Paraguay publishes names of vaccinated to stop trappers COVID | News of coronavirus pandemic

The South American nation’s public database lists each person’s name, place of vaccination, type of vaccine and number of doses so citizens can see if anyone has missed the queue.

Based on the outbreaks and outbreaks of coronavirus, a country with one of the highest death rates of Covid-19 is taking a new approach to fighting vaccine corruption: publish the names of all recipients a blow.

For those who want to know if a friend, neighbor or member of Paraguay’s political elite is among the 400,000 people who have been inoculated, the answer is just a few clicks away on the website of the Ministry of Health. There is a public database that lists the person’s name, place of vaccination, type of vaccine and number of doses. Scroll through and you’ll see ex-president Fernando Lugo get his first shot of Sputnik V on May 19 and Carlitos Vera, a famous Paraguayan comedian, received the Covaxin jab.

“It’s a tool for monitoring citizens,” Lida Sosa, deputy health minister, said in an interview. “There were people who looked at the list and reported vaccinated individuals who“ were not eligible.

The degree of disclosure of Paraguay would be prohibited in many countries with stricter laws on privacy and health. But with just enough blows to completely vaccinate 7% of the population and a deeply rooted culture of corruption – Paraguay is the second worst performer in South America in the Transparency International’s 2020 perception of corruption – there there are widespread concerns for people trying to jump to the head of the line. The so-called VIP vaccination scandals involving senior government officials and politicians who have used their influence to surreptitiously receive gunshot wounds have ruined Argentina, Peru, Lebanon, Spain and the Philippines.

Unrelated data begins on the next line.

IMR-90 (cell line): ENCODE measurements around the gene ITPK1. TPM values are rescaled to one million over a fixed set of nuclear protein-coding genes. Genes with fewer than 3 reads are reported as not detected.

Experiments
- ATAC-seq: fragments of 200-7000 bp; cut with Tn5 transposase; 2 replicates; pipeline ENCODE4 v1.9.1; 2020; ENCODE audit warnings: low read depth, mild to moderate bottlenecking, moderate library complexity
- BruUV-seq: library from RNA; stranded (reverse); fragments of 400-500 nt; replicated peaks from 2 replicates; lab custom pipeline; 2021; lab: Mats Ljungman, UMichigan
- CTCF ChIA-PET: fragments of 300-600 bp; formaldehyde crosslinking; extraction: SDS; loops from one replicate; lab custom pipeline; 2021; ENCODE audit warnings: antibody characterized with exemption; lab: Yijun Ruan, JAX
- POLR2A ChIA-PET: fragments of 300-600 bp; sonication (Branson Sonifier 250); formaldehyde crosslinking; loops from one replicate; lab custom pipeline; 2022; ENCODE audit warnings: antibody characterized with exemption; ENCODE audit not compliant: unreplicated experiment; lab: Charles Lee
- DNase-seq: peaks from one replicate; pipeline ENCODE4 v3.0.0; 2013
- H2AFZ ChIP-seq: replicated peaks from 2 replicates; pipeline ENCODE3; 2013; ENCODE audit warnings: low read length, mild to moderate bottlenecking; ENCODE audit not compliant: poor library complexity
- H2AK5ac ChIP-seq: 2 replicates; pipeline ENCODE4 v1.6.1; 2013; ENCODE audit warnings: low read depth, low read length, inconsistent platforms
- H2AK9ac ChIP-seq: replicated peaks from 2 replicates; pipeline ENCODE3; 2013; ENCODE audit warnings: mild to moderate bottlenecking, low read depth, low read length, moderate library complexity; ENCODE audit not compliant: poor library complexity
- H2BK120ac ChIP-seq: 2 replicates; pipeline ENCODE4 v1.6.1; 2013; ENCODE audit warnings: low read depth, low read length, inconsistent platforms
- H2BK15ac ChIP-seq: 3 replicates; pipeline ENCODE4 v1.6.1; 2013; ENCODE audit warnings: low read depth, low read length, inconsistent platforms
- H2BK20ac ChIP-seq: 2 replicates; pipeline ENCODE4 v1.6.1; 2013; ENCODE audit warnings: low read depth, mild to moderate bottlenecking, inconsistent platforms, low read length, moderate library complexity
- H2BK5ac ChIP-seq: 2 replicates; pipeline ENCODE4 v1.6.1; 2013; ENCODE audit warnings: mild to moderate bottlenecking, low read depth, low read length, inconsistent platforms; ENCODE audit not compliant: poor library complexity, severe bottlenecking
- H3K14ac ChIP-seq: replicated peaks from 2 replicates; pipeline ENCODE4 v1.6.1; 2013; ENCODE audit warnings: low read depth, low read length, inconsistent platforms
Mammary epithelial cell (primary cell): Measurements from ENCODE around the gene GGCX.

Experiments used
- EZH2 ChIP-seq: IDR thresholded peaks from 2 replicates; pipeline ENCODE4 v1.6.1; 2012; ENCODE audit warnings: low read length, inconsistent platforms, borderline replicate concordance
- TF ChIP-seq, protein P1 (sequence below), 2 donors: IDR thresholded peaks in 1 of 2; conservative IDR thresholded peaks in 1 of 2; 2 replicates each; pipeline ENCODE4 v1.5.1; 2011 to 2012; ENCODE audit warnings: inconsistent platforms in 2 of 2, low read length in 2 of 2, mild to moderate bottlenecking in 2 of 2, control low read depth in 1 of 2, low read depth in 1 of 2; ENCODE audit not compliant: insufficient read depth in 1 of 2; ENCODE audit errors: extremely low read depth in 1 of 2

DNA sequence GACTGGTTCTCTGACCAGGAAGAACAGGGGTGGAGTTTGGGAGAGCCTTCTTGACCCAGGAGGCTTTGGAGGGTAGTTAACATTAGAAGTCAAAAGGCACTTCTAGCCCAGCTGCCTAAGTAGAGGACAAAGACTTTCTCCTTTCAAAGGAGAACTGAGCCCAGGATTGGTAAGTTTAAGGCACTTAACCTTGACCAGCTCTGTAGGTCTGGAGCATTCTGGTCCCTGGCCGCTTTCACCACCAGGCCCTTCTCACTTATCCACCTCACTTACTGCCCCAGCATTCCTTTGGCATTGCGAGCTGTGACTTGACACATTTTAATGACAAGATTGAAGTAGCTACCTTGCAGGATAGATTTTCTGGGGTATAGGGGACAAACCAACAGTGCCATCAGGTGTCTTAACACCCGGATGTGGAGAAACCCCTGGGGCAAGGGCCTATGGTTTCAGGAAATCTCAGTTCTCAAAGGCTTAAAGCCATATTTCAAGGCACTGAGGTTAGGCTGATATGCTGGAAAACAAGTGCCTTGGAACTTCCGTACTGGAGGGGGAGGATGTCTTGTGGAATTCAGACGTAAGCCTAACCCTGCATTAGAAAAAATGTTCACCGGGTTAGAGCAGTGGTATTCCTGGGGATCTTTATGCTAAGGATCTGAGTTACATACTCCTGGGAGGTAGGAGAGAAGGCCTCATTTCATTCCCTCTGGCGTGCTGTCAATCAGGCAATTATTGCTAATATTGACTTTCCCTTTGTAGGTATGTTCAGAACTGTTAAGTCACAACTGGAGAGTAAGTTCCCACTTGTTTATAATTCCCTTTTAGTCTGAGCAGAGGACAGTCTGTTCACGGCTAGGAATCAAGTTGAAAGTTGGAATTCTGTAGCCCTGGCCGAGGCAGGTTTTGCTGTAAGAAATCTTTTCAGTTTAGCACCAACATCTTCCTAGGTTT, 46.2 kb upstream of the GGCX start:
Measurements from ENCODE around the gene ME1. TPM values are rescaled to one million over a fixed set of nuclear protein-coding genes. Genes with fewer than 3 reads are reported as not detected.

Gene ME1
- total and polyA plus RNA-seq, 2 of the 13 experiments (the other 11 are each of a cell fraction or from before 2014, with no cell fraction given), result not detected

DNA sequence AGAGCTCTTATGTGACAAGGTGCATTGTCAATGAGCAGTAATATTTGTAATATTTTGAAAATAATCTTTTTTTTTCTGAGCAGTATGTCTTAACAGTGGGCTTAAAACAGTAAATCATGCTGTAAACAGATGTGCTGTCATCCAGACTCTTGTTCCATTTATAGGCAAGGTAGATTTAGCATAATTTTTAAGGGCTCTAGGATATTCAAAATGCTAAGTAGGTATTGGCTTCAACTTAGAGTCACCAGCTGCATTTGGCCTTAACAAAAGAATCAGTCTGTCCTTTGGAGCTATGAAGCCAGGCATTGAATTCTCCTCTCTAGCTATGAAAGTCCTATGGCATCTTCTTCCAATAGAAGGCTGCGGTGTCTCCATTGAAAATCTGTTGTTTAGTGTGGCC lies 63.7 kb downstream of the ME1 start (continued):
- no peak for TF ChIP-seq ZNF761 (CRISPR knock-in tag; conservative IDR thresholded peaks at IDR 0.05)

In Paraguay, people receiving vaccinations may ask not to be included on the public list, but so far no one has asked to remain anonymous, according to Sosa.

Valentin Sanchez, a 23-year-old Paraguayan software engineer living in the United States, is a celebrity at home thanks to his efforts to find irregular vaccinations.

Sanchez was writing a program to study the Ministry of Health’s vaccination data in April to satisfy his curiosity about how the shots were administered when his friend suggested he also look for vaccination tricks. He found more than 500 suspicious cases by comparing the names and personal identity numbers on the vaccination list with those in public databases of officials and politicians.

While many of them turned out to be people with physical disabilities who were eligible for the shootings, their discovery revealed Mirta Gusinky, at the time Colorado Party senator in government, had been vaccinated out of turn. Gusinky resigned last month amid a public outcry. The same week, the Ministry of Health said it had reported 88 unjustified vaccinations to the prosecutor’s office after examining 518 cases brought to its attention.

“Because we have so few vaccines and people don’t trust the process the only way we can sort of give them some confidence is through this list,” Sanchez said. “People will use their influence if they can get vaccinated. We are talking about a life or death situation. “

Trickle vaccine

The government has purchased or received as a donation 981,400 doses of six different vaccines, with orders for nearly 8 million shots still to be filled. Wealthy Paraguayans are not waiting, and thousands have flown to Miami or elsewhere in the United States to be vaccinated. At the moment, only health workers, pregnant women and people aged 60 and over are eligible for jabs in Paraguay.

The country, where the virus has killed more than 10,000 people, has the highest per capita death rate in the last 7 days with nearly 122 victims per 1 million people, according to data compiled by Bloomberg. It is ranked No. 6 for infections. The mortality rate since the beginning of the pandemic is among the 30 highest in the world.

The situation could be critical until July as a “tired and tired” population ignores preventive measures such as social disengagement and masks, according to Sosa, the deputy health minister.

“This is reflected in our health system which today is saturated” with patients, Sosa said. “We are in the most critical stage of the pandemic.”

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